Travel and tourism staff need to reskill amid a post-pandemic world
The travel and tourism industry is among the industries that have been hit hardest by the pandemic. As many wrangle with a new normal, the global health crisis is proving to be an opportune time for hospitality workers to expand their skills and stay relevant with industry practices while waiting for the sector’s revival.
Since January, Ascott Centre for Excellence (ACE), the global hospitality training arm of Ascott, has seen a 400% year-on-year increase in participants to 1,300, reported Travel Weekly Asia.
“The demand for our training programmes has increased significantly as more companies invest in developing their staff during this downtime. The adoption of online training also enabled us to cater to this demand. When we moved our classroom training online, our class size doubled to 40 persons,” Willie Ong, vice president of ACE, was quoted saying.
The training centre specialises in training for the hotel and accommodation services sector.
Participants comprise of operations and back-of-house staff, including non-executives to managerial levels, and learn from trainers with operational experiences, seek career counselling and are offered opportunities to do a stint at Ascott’s serviced residences and hotels worldwide, said the report.
An industry forced into disruption
Speaking to Orlando Business Journal, industry leaders said there will be a need for workers staying in the travel industry to be re-educated on what’s expected of them to serve customers. Many standards will have changed or become more intense by the time employees return to the workplace.
These may include teaching employees how to take guests’ temperature at theme park gates, stronger sanitising, cleaning and fumigation protocols, said Dennis Speigel, founder, and CEO of Cincinnati-based industry consulting firm International Theme Park Services Inc to OBJ.
Cleanliness will play a more prominent role while staff may also have a learning curve to see what is allowed while keeping experiences fun for guests, said Gatorland President and CEO Mark McHugh.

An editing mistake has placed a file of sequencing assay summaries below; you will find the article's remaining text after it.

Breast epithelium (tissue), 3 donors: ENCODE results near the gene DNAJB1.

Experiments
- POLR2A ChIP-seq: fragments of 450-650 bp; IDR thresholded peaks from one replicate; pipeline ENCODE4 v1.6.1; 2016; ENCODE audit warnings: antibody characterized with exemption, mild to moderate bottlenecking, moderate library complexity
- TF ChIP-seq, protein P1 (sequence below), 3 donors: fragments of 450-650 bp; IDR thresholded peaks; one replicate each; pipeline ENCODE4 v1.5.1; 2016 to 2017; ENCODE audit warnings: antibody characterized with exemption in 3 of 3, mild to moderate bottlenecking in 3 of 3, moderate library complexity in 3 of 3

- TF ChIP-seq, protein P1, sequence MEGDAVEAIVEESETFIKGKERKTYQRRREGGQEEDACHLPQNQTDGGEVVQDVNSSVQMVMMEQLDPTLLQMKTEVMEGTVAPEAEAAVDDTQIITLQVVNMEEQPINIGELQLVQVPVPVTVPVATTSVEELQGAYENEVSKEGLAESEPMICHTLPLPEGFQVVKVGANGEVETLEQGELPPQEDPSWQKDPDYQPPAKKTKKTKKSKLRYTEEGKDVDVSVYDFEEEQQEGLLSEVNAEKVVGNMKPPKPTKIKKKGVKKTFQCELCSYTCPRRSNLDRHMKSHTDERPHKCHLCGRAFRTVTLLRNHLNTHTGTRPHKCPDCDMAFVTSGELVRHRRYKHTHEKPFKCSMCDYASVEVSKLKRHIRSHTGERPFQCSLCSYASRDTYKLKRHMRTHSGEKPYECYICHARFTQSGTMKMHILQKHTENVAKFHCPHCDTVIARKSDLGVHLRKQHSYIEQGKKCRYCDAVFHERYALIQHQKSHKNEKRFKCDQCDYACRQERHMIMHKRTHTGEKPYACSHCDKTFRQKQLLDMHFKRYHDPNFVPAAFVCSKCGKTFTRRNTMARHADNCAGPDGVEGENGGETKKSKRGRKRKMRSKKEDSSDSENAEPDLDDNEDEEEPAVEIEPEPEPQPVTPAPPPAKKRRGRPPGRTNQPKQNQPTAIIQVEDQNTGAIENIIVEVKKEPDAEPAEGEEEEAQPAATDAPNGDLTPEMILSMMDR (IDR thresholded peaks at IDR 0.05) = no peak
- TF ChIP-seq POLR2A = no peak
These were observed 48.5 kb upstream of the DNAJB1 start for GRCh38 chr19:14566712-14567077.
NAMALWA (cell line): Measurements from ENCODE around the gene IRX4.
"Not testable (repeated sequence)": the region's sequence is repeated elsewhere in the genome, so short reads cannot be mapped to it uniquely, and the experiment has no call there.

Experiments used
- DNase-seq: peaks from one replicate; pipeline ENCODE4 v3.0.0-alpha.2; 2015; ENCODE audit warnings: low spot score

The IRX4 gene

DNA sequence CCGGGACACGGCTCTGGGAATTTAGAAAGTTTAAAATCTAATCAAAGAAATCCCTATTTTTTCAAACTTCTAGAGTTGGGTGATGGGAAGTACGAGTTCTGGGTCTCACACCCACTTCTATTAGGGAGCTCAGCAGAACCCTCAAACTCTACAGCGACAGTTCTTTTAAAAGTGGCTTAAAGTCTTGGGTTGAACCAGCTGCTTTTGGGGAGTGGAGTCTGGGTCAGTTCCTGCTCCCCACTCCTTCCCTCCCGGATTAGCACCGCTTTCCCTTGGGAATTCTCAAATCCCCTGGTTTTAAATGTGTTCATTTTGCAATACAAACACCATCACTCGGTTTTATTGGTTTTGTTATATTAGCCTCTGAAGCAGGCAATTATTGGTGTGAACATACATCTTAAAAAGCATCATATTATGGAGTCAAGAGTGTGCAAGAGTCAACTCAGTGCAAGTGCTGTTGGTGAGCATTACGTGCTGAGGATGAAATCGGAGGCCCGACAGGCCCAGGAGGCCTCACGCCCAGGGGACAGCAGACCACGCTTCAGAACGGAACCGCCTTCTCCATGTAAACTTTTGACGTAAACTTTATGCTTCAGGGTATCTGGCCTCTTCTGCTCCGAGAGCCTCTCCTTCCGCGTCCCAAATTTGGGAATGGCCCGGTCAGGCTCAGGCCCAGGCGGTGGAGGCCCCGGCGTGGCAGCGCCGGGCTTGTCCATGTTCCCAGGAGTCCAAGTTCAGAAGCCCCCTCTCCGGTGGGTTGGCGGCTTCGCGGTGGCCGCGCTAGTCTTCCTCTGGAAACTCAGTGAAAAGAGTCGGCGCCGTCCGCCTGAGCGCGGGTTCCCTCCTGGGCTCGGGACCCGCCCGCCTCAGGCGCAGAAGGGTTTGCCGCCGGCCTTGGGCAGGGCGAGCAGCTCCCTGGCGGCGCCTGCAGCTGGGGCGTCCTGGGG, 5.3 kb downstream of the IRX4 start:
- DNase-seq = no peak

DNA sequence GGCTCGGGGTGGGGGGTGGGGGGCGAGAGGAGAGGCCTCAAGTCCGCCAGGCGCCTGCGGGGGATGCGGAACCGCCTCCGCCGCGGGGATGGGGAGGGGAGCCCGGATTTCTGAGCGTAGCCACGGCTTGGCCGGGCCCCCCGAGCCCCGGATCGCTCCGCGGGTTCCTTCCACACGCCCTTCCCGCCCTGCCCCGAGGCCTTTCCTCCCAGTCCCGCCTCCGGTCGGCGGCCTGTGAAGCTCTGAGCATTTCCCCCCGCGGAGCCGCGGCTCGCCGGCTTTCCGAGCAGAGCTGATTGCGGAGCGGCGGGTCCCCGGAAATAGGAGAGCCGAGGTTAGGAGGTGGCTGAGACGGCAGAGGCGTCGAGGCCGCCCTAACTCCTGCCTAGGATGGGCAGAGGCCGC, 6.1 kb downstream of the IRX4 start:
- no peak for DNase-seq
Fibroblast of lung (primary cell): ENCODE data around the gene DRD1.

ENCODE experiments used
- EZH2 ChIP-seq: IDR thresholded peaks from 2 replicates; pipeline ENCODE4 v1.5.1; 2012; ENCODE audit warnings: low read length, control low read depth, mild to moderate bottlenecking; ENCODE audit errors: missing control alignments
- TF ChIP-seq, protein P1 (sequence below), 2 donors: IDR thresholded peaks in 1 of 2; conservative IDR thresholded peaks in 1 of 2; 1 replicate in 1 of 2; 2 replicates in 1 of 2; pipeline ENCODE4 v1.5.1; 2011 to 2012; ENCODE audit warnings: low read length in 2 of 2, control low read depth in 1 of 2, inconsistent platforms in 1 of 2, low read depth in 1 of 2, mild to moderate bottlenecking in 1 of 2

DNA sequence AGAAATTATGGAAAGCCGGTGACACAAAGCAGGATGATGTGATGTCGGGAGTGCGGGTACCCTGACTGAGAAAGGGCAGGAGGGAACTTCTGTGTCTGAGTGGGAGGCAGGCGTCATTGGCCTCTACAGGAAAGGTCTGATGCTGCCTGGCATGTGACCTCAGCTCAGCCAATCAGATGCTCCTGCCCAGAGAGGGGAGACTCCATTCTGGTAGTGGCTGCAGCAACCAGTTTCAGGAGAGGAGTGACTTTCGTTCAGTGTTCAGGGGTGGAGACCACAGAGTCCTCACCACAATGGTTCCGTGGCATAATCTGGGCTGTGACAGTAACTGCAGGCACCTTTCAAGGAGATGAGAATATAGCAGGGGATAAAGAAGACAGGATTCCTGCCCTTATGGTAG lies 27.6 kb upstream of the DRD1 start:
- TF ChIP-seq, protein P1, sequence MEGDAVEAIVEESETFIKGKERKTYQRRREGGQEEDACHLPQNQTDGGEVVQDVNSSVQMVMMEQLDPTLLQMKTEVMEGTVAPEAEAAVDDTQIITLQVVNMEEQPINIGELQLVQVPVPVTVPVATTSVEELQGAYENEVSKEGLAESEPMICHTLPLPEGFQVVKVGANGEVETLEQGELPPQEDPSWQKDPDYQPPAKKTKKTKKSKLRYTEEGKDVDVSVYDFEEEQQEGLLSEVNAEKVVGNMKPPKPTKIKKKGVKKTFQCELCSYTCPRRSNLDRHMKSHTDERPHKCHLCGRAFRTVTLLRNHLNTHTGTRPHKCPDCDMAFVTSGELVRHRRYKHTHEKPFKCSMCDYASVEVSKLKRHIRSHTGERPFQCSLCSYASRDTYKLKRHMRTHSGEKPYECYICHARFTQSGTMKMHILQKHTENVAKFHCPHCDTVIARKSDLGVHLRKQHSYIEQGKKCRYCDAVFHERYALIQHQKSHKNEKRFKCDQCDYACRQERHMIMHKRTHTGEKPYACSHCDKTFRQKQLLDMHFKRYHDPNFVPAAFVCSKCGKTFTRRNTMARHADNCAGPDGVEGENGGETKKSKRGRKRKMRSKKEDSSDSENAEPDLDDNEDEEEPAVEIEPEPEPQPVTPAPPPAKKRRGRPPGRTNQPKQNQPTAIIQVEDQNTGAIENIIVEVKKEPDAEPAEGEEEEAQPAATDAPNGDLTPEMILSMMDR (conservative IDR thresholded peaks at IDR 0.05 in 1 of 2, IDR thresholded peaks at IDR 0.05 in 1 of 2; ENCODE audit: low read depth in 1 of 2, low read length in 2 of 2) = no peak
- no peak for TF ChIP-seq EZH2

He added that there will be lots of training on the latest health guidelines and how standards such as keeping large groups separated or touch-points at the parks cleaned.
Areas to upskill in for those in the travel and tourism industry
The rise of online learning also means learners can opt to choose online programmes that fit their time and schedule without hampering their efforts to upskill.
Expedia Group Academy recently launched a complimentary education programme to help displaced or furloughed travel workers expand their skill sets, develop professional networks, and open career opportunities while the industry starts the road to recovery from the impact of the COVID-19 crisis, reported Hotel Business.
Their online learning modules are themed by month and are led by industry and subject matter experts as well as company executives. Modules will include webinars, online training, activity guides, and downloadable resources.
Meanwhile, with cleaning rising in importance amidst the pandemic, the American Hotel & Lodging Association (AHLA) has also created COVID-19 Precautions for Hotels, an online course developed in partnership with the American Hotel & Lodging Educational Institute (AHLEI), said HB.
This course is designed to help hotels train their staff on the enhanced safety and cleanliness guidelines.
At the end of the day, regardless of your level of seniority, the pandemic doesn’t have to be all doom and gloom for those in the travel and tourism industry. Instead, it can be viewed as an opportunity to build your skills and future-proof the self in light of adapting to a new normal.